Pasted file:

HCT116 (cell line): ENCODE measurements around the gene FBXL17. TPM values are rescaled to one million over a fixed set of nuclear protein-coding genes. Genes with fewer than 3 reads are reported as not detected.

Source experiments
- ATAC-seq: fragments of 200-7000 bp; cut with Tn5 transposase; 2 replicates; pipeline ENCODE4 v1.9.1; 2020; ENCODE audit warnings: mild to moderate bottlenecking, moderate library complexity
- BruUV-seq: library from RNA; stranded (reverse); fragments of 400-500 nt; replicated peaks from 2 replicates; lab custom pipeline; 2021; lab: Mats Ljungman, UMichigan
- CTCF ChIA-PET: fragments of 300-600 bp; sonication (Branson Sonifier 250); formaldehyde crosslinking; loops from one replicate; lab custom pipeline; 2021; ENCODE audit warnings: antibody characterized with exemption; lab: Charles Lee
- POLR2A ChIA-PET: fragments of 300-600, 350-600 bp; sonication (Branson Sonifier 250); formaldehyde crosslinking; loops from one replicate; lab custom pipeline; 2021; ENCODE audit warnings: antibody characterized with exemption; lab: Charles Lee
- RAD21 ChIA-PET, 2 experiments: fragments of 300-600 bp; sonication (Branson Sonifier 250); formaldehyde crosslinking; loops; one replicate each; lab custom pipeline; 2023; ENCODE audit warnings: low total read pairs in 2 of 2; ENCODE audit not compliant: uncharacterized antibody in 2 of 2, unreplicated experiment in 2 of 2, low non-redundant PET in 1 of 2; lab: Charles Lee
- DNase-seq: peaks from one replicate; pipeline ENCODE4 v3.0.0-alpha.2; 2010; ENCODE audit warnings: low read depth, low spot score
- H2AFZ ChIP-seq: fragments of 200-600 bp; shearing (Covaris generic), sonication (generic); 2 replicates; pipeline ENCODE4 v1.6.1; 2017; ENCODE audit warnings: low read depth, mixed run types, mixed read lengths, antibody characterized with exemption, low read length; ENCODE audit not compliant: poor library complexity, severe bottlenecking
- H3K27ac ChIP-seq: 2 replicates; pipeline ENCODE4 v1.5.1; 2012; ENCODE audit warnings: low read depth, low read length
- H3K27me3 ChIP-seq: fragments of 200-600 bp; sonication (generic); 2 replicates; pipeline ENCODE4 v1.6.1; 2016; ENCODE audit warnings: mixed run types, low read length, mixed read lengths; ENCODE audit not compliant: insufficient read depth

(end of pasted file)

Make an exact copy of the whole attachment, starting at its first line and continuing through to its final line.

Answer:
HCT116 (cell line): ENCODE measurements around the gene FBXL17. TPM values are rescaled to one million over a fixed set of nuclear protein-coding genes. Genes with fewer than 3 reads are reported as not detected.

Source experiments
- ATAC-seq: fragments of 200-7000 bp; cut with Tn5 transposase; 2 replicates; pipeline ENCODE4 v1.9.1; 2020; ENCODE audit warnings: mild to moderate bottlenecking, moderate library complexity
- BruUV-seq: library from RNA; stranded (reverse); fragments of 400-500 nt; replicated peaks from 2 replicates; lab custom pipeline; 2021; lab: Mats Ljungman, UMichigan
- CTCF ChIA-PET: fragments of 300-600 bp; sonication (Branson Sonifier 250); formaldehyde crosslinking; loops from one replicate; lab custom pipeline; 2021; ENCODE audit warnings: antibody characterized with exemption; lab: Charles Lee
- POLR2A ChIA-PET: fragments of 300-600, 350-600 bp; sonication (Branson Sonifier 250); formaldehyde crosslinking; loops from one replicate; lab custom pipeline; 2021; ENCODE audit warnings: antibody characterized with exemption; lab: Charles Lee
- RAD21 ChIA-PET, 2 experiments: fragments of 300-600 bp; sonication (Branson Sonifier 250); formaldehyde crosslinking; loops; one replicate each; lab custom pipeline; 2023; ENCODE audit warnings: low total read pairs in 2 of 2; ENCODE audit not compliant: uncharacterized antibody in 2 of 2, unreplicated experiment in 2 of 2, low non-redundant PET in 1 of 2; lab: Charles Lee
- DNase-seq: peaks from one replicate; pipeline ENCODE4 v3.0.0-alpha.2; 2010; ENCODE audit warnings: low read depth, low spot score
- H2AFZ ChIP-seq: fragments of 200-600 bp; shearing (Covaris generic), sonication (generic); 2 replicates; pipeline ENCODE4 v1.6.1; 2017; ENCODE audit warnings: low read depth, mixed run types, mixed read lengths, antibody characterized with exemption, low read length; ENCODE audit not compliant: poor library complexity, severe bottlenecking
- H3K27ac ChIP-seq: 2 replicates; pipeline ENCODE4 v1.5.1; 2012; ENCODE audit warnings: low read depth, low read length
- H3K27me3 ChIP-seq: fragments of 200-600 bp; sonication (generic); 2 replicates; pipeline ENCODE4 v1.6.1; 2016; ENCODE audit warnings: mixed run types, low read length, mixed read lengths; ENCODE audit not compliant: insufficient read depth